Taiwan’s troubled power utility jeopardizes its clean energy goals and status as a chip manufacturing hub

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Taiwan’s ambitions for clean energy and its position as a global hub for chipmakers are facing significant challenges due to the precarious financial situation of its sole electricity utility, Taiwan Power Co. (Taipower). The state-owned company is forecasting another massive loss in 2023 and does not anticipate much improvement in the near future.

One of the major hurdles for Taipower has been its inability to fully pass on higher costs for gas and coal to customers due to political pressure to keep power prices low. Additionally, its investment in offshore wind, a renewable technology facing difficulties globally with increasing costs and delays, has further strained its finances.

The implications of Taipower’s financial struggles extend beyond the company itself. If Taiwan cannot make sufficient progress in clean-energy generation, it risks losing its appeal as a destination for chip manufacturing. Taiwan Semiconductor Manufacturing Co. (TSMC), the world’s largest chipmaker supplying companies like Apple and Nvidia, has set a goal of using 100% renewable energy by 2040.

Taiwan’s heavy reliance on imported fossil fuels, which accounted for about 80% of its electricity in 2022, also poses a vulnerability in the event of a conflict with China. To address these challenges, the government aims to increase the share of green power in its energy mix to 20% by 2025, up from around 8% in 2022, while phasing out nuclear generation.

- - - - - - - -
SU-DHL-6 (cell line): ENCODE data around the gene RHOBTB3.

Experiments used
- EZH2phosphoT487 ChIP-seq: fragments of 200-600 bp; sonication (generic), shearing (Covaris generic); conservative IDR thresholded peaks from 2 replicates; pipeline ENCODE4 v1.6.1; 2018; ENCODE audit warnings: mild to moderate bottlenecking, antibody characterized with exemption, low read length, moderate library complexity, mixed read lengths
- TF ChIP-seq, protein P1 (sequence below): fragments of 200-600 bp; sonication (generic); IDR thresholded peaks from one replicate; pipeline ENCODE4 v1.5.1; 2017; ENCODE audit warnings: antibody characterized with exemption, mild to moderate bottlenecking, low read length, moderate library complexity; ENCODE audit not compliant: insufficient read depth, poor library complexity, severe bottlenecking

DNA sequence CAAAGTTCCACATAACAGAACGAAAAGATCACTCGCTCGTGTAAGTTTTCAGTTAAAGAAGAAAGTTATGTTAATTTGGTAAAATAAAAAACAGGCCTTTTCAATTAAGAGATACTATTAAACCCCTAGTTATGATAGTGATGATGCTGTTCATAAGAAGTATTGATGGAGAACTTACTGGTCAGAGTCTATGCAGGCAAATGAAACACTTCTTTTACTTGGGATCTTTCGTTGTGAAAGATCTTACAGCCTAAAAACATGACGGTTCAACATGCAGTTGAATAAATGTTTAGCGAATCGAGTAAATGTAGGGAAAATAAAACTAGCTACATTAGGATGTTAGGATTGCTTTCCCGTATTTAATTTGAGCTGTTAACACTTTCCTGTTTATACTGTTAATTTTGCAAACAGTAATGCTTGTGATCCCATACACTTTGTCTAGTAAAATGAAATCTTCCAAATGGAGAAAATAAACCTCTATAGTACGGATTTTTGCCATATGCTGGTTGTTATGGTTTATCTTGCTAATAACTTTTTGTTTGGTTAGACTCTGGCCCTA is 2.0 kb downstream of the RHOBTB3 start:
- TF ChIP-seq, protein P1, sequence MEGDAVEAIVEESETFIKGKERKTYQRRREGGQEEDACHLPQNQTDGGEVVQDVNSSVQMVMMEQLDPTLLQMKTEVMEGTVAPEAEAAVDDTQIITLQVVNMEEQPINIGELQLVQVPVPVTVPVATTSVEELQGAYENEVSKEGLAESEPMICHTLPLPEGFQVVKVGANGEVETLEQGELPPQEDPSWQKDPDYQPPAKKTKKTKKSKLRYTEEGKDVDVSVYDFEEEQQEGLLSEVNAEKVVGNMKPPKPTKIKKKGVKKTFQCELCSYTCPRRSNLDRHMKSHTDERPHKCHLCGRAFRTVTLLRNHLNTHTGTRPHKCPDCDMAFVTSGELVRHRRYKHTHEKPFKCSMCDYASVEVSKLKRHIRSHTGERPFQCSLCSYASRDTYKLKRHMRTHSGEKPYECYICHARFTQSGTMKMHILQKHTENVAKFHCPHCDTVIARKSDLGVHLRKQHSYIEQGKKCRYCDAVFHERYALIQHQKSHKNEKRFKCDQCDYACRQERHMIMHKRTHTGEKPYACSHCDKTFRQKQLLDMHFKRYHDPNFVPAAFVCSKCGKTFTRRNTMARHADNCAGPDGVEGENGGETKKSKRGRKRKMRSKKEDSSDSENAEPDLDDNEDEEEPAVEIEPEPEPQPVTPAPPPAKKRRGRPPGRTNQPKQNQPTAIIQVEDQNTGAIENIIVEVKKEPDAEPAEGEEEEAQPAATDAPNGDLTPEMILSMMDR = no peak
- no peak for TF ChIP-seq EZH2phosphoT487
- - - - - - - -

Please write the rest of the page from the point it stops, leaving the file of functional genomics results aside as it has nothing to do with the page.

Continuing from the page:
According to Uran-Ulzii Batbayar, an analyst at research firm Rystad Energy, the absence of nuclear power makes renewable energy more crucial than ever. However, expanding green generation requires significant capital, and Taipower’s financial situation raises concerns about potential power disruptions affecting major chip manufacturers.

Taipower is forecasting a loss of NT$198.5 billion ($6.3 billion) for 2023, following an even worse result in the previous year. While the company is conducting an internal financial review, it has stated that it currently has no plans to raise electricity prices this year. Despite raising prices in recent years, the increases have not been sufficient to offset the soaring fuel costs, driven in part by global energy challenges following Russia’s invasion of Ukraine.

As a state monopoly utility, Taipower faces political pressure to maintain low electricity prices, which adds to its financial challenges. Similar situations are observed in other countries in the region, such as South Korea’s state-owned Korea Electric Power Co., which supplies a significant portion of the country’s electricity.

Despite these hurdles, Taiwan’s government remains hopeful that offshore wind projects will contribute significantly to its renewable energy goals, even though many of these projects are facing difficulties due to rising costs, delays, and requirements to purchase equipment from local manufacturers.

In conclusion, Taipower’s financial struggles are posing a threat to Taiwan’s clean energy ambitions and its attractiveness as a hub for chip manufacturing. Addressing these challenges will require concerted efforts from both the government and the energy industry to ensure a sustainable and reliable energy supply while transitioning towards a greener future.

(Source: Bloomberg | Japan Times)

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